He went on to say that although Switzerland had announced its intention to support the modernization of the Central Emergency Revolving Fund –- in the amount of some 5 million Swiss francs at the appropriate time -– more detailed discussion was needed to discuss and clarify with all stakeholders the parameters of the Fund’s expansion and its specific working procedures, particularly internal and external accountability mechanisms. Finally, he stressed the need to maintain the independence of humanitarian action in the framework of integrated United Nations missions.
GILBERT LAURIN ( Canada) said this year, natural disasters on an unprecedented scale and ongoing conflicts had forced millions of people to seek humanitarian assistance. Those crises had also highlighted the undeniable need to prioritize disaster management and mitigation. Reinforcing the coordination of humanitarian assistance within the United Nations had long been a Canadian foreign policy priority. The Humanitarian Response Review was a valuable contribution. His country enthusiastically welcomed any proposal aimed at improving existing structures by making them more predictable and more accountable. But the Review must generate concrete results that would provide the affected populations with tangible benefits. Canada strongly supported the Secretary-General’s proposal to expand the Central Emergency Revolving Fund, and intended to make multi-year contributions to the Fund if it was satisfied with its first-year operations.
He said in order to allocate funds where the needs were greatest, there needed to be an agreement on what those needs were and how to best address them. States must ensure that scarce humanitarian resources were being allocated to where needs were greatest. There must also be a renewed commitment to strengthen the Consolidated Appeal Process, which remained the most important tool for ensuring strategic, coordinated and effective humanitarian responses. The role and capacities of humanitarian and resident coordinators needed to be strengthened. The Consolidated Appeal Process, the Fund and the clusters were tools that must form a cohesive whole that was more effective than the sum of its parts. An ongoing commitment by Member States remained essential. Improvements would be of little consequence to affected populations if the protection of civilians was not put at the heart of the international agenda. There were still too many flagrant violations of international humanitarian law.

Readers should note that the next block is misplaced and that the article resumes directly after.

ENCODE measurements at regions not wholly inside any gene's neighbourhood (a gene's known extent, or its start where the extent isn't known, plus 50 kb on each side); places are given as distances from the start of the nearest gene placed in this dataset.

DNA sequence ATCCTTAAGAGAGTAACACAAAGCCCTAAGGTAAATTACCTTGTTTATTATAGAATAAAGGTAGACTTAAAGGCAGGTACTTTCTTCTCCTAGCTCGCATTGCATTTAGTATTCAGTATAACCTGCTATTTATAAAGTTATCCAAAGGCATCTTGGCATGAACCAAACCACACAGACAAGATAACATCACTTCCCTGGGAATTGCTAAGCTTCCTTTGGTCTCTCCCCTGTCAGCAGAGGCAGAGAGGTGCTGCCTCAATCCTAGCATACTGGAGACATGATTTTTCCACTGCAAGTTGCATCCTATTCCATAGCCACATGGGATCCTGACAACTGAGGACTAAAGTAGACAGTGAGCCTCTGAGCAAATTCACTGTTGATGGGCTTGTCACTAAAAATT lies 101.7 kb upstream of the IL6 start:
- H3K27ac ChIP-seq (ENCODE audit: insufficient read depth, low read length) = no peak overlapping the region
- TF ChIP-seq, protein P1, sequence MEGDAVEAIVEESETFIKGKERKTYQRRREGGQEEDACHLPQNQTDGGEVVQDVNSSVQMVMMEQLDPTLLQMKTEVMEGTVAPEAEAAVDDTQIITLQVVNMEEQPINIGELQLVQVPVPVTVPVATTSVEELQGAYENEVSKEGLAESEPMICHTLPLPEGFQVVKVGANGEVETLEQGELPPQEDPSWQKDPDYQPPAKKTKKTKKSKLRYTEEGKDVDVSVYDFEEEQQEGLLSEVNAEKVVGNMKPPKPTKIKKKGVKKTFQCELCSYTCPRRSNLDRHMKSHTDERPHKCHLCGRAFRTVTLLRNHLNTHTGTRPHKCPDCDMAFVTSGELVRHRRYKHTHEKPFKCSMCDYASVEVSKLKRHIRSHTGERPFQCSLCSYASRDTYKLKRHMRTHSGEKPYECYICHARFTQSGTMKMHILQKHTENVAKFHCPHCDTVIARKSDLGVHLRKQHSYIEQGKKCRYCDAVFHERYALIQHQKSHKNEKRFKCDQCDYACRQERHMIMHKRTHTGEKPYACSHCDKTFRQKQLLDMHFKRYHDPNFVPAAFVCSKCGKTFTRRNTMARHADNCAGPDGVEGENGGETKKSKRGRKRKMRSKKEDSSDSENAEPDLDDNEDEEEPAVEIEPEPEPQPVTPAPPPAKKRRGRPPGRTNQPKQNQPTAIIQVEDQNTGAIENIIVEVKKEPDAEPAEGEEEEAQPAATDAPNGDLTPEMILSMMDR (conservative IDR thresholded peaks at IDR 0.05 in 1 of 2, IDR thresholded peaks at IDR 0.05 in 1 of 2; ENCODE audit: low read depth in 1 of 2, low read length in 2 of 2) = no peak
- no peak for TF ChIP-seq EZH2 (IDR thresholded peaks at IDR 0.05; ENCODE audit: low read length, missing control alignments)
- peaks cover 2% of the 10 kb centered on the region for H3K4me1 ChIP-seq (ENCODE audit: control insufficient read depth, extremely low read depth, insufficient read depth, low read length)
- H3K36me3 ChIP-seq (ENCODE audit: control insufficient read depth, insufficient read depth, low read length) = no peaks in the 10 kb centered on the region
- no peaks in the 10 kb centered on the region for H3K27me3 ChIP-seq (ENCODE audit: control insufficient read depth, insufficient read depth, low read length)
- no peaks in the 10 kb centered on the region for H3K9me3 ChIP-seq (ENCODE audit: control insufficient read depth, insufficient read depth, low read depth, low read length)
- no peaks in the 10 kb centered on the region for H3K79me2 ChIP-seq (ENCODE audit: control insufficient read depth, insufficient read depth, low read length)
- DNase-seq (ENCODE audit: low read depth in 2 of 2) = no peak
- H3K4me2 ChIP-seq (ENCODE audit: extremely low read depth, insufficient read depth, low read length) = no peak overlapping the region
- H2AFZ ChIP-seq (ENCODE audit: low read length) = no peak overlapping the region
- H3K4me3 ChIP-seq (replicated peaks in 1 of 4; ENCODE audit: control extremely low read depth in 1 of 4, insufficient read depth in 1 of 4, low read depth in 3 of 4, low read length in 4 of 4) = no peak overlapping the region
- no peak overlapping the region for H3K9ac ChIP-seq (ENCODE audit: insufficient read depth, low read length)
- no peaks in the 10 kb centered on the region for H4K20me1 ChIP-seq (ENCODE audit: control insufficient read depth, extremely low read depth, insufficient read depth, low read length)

YASHAR ALIYEV ( Azerbaijan) said that the quality of the humanitarian community’s massive response needed further improvements. For one thing, humanitarian response did not always meet the basic needs of the affected populations in a timely manner. In addition, the response varied considerably from crisis to crisis, and current capacity levels were not always sufficient to meet the demands of simultaneous major emergencies. Some of the key challenges seemed to be systematic in nature. He, therefore, supported efforts to reform the humanitarian response system, and fully shared the view that predictable funding was a key element of the reform package. The idea of upgrading the Central Emergency Revolving Fund through the addition of a grant element was of particular importance for ensuring timely and effective responses, both in cases of newly emerging, as well as underfunded and protracted crises.
With regard to the latter, he underlined that even the overall increase in global humanitarian funding had not ensured an equitable humanitarian response across the globe, and funding continued to be concentrated on high-profile crises that enjoyed significant political and media attention. Clear and objective eligibility criteria based on needs assessment should be elaborated, in order to ensure equitable and balanced funding of emergencies. The disbursements of the Fund should take into account the existing imbalance in spending among regions as well as among sectors. At the same time, national ownership in design and implementation of programmes in both post-disaster and post-conflict situations was essential, as was better coordination by the United Nations of efforts on the ground. He, meanwhile, noted with concern the situation of internally displaced persons, the number of which had increased all over the world. Existing gaps in the international response to their concerns should be addressed.
ANDRIES OOSTHUIZEN ( South Africa) said the past year had indeed been a very challenging one for the humanitarian community. Faced with hurricanes, floods and earthquakes, the need for effective humanitarian assistance had increased dramatically. It was obvious that the international community needed to rethink the way it funded international humanitarian responses, not only the amount of funding, but also the unequal way in which it was being distributed. The effectiveness of the humanitarian response could, in part, be enhanced by improving the Central Emergency Revolving Fund. South Africa supported the modernization of the current Fund with the aim of responding to forgotten or underfunded emergencies, many of which where in Africa. He also recognized the value of upgrading the Fund and to providing it with more financial support, especially through the addition of a grant facility.